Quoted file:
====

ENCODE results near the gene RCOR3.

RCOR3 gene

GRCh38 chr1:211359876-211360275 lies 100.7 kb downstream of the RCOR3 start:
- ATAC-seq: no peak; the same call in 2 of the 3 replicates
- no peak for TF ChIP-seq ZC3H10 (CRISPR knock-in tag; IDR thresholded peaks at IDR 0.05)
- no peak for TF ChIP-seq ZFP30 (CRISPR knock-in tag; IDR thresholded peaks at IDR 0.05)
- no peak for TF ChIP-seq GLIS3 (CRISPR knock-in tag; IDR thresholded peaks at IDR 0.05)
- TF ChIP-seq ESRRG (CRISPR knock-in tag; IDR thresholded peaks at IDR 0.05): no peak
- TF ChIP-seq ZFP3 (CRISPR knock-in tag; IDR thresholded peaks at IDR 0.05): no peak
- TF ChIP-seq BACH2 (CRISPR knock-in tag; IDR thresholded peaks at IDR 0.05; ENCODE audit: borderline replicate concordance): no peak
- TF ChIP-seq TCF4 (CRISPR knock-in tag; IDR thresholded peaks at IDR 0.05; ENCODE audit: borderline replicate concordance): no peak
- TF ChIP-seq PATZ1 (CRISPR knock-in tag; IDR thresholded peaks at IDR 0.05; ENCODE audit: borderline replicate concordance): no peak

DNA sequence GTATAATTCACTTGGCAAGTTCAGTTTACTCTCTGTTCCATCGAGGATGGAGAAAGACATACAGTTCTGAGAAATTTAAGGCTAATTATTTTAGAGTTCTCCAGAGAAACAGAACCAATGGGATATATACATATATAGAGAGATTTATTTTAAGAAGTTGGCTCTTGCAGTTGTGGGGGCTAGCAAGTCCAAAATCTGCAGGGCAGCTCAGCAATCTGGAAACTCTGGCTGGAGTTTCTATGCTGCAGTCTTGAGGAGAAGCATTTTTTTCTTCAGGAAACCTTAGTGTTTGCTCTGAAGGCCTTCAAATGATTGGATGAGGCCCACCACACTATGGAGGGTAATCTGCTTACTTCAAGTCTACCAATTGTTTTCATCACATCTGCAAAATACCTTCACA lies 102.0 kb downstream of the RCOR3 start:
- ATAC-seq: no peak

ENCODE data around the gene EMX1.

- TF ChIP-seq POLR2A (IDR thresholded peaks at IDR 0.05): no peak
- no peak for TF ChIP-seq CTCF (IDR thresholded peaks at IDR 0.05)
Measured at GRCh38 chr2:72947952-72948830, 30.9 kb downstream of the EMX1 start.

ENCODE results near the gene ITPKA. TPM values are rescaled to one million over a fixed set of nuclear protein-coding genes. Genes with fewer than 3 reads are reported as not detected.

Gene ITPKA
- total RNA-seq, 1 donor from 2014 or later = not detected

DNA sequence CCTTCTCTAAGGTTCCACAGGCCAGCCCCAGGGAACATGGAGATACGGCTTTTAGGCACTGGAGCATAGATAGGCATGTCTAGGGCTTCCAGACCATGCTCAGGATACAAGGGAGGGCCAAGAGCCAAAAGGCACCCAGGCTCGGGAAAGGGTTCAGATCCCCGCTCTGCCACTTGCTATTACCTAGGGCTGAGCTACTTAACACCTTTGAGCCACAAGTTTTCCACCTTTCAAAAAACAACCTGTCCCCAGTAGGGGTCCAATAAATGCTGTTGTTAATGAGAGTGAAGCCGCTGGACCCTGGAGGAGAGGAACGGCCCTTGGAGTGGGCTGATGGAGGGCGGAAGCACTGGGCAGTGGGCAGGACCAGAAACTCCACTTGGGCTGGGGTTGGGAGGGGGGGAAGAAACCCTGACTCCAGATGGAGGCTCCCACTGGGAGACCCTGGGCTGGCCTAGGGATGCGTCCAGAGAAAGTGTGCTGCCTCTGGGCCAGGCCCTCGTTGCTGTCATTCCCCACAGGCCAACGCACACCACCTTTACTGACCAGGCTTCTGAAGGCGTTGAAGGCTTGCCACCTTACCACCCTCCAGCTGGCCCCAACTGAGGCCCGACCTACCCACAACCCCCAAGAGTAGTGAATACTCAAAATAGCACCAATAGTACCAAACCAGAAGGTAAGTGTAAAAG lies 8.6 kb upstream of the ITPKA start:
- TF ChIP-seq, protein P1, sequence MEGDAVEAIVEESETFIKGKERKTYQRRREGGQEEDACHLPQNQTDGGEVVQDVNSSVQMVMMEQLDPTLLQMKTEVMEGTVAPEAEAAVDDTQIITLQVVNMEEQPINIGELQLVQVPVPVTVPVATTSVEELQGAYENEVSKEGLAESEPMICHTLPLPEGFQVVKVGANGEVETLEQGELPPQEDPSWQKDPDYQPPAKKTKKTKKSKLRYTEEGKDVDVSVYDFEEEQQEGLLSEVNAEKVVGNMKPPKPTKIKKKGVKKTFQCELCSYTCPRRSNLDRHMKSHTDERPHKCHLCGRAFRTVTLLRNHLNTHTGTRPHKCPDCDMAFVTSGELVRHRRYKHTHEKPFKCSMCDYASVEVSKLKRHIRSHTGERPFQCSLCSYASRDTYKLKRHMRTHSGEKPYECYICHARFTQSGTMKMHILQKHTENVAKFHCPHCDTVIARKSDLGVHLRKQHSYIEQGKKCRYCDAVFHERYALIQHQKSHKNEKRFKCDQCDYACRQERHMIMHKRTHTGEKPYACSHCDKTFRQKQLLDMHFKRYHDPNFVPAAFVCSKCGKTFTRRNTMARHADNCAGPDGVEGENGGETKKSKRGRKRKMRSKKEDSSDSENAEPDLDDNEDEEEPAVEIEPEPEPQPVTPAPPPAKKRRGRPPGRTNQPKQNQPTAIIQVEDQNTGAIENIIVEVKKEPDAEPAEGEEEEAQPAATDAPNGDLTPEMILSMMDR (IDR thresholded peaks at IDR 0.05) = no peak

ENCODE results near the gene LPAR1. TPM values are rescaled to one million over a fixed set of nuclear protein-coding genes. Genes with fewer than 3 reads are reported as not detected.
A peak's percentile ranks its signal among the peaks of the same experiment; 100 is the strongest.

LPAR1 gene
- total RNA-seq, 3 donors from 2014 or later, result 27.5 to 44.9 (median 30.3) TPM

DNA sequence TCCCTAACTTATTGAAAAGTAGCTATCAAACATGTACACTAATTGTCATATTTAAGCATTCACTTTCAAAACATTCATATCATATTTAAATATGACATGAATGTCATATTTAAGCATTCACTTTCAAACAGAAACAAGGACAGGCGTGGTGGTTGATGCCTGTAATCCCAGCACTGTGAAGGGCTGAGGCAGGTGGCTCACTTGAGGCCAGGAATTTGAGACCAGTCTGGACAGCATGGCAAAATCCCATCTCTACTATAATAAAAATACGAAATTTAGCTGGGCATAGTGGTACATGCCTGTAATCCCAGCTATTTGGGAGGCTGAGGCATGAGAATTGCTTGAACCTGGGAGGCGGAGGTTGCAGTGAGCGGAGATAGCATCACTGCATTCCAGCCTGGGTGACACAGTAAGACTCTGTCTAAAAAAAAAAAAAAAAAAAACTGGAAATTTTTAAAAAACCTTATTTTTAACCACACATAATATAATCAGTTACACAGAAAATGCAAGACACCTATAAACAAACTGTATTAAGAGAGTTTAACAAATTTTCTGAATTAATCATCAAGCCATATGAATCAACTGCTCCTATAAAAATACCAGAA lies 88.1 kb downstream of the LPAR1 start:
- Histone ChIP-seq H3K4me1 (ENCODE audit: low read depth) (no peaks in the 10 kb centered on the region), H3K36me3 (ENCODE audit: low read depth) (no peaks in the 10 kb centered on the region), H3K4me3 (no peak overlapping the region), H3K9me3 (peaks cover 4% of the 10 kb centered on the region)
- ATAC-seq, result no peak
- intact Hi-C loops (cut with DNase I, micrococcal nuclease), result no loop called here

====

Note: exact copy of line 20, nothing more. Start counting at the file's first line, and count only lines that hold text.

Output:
Gene ITPKA